east, west, north and south of the cell, except that you are not allowed to pass through the thick wall
indicated by the double line. For example, the successors of cell I are H and N (and not D or J).
Trace the operation of A* search applied to the problem of getting from cell R to cell G. The heuristic
function is just the Manhattan distance, ignoring the existence of the wall. The heuristic values for each
node are summarized for you in the table to the right.
• Draw the search tree, starting from cell R. Beside each node in your tree, indicate the f, g and h scores
for the node (in the format g(n)th(n) = f(n)). Assume that the cost of each move is 1.
• To the side of your search tree, provide a list of the order in which paths are expanded. Show the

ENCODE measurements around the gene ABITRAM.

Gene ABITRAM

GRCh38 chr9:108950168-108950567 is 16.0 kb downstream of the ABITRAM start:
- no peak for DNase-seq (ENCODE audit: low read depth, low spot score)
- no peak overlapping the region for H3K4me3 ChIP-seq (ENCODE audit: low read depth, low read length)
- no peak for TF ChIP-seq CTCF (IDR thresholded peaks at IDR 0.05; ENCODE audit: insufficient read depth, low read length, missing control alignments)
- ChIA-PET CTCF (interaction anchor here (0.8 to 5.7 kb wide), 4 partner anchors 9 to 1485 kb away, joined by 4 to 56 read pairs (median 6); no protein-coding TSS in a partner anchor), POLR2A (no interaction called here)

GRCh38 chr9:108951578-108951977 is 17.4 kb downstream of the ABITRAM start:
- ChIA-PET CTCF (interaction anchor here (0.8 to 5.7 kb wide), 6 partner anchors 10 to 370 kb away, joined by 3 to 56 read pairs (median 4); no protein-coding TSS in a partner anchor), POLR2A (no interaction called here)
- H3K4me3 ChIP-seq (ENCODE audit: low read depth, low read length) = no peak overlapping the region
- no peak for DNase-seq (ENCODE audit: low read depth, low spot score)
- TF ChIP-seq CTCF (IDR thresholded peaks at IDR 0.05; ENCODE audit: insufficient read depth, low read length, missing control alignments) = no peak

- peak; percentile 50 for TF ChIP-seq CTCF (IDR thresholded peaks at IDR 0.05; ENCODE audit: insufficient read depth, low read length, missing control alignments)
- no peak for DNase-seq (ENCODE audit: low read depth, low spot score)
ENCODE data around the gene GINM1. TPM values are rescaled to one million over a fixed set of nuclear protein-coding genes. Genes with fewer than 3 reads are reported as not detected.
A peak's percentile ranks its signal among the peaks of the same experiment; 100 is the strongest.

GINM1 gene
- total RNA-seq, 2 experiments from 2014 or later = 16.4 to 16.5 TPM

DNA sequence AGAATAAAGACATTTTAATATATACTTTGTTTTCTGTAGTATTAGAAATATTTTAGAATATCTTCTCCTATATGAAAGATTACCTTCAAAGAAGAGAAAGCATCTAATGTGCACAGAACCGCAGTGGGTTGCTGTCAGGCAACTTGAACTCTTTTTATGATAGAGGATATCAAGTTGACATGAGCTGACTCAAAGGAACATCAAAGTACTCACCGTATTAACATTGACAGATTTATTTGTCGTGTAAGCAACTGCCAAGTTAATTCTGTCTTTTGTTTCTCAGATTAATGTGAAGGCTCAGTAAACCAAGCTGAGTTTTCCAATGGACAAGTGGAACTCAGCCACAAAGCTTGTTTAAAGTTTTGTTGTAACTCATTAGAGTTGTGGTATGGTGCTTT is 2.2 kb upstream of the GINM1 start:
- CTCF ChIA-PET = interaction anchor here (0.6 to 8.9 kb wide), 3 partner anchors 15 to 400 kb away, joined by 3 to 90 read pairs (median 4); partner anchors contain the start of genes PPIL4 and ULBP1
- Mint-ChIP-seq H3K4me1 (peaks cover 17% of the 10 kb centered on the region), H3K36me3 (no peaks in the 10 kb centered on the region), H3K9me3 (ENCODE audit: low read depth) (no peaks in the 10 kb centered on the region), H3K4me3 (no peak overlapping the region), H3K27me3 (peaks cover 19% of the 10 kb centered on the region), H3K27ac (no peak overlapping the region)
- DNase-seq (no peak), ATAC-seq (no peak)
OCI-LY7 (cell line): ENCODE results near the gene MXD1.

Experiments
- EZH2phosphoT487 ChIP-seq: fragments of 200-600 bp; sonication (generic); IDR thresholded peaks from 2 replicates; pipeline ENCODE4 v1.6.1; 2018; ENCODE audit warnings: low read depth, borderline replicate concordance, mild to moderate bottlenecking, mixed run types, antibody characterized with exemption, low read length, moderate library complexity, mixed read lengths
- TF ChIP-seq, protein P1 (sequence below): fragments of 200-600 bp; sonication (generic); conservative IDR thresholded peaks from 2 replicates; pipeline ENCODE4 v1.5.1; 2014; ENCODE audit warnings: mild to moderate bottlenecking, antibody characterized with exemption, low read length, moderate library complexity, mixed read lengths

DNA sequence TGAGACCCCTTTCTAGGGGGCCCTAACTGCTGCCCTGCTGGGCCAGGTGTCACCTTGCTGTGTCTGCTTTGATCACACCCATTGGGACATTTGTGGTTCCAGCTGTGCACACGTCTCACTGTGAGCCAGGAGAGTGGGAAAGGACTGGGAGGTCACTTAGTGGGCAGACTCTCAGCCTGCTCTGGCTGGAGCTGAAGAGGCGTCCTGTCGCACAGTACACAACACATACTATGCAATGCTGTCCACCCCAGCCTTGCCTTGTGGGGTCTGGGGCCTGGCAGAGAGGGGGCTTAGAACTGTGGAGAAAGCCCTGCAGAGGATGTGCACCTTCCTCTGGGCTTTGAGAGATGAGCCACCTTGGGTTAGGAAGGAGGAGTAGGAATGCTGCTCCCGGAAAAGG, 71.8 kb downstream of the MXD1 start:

contents of the frontier after each node is expanded. To make it easier to keep track of what you are
doing, include both the f value and h value as subscripts when you write a path in your priority queue. For
example, WXY Z11,7 would indicate that WXY Z is a path such that f(WXYZ) = 11 and h(Z) = 7.
•If two or more paths are tied for the lowest f value, give priority to the one with minimum h value. Use
alphabetical order if there is still a tie.
• For this question, you can avoid generating states that have already been expanded.
For example, you should not consider going west from cell I to cell H if you had already expanded cell H in
an earlier step.
• Also, when inserting a path onto the priority queue, if a path to the same state is already on the queue,
just keep the copy with the lower f value.
A B с DE
FG HIJ
KIL M N 0
S T
WXY
la b
P Q R
U V

cell
A
B
с
D
E
F
G
H
I
J
K
L
M
h(cell) cell
N
0
2
1
2
3
4
1
0
1
2
3
2
1
2
P
Q
R
S
T
U
V
BED
W
X
Y
What is the solution path returned by the algorithm, and what is its path cost?
h(cell)
3
4
3
2
3
4
5
4
3
4
5
6
Fig: 1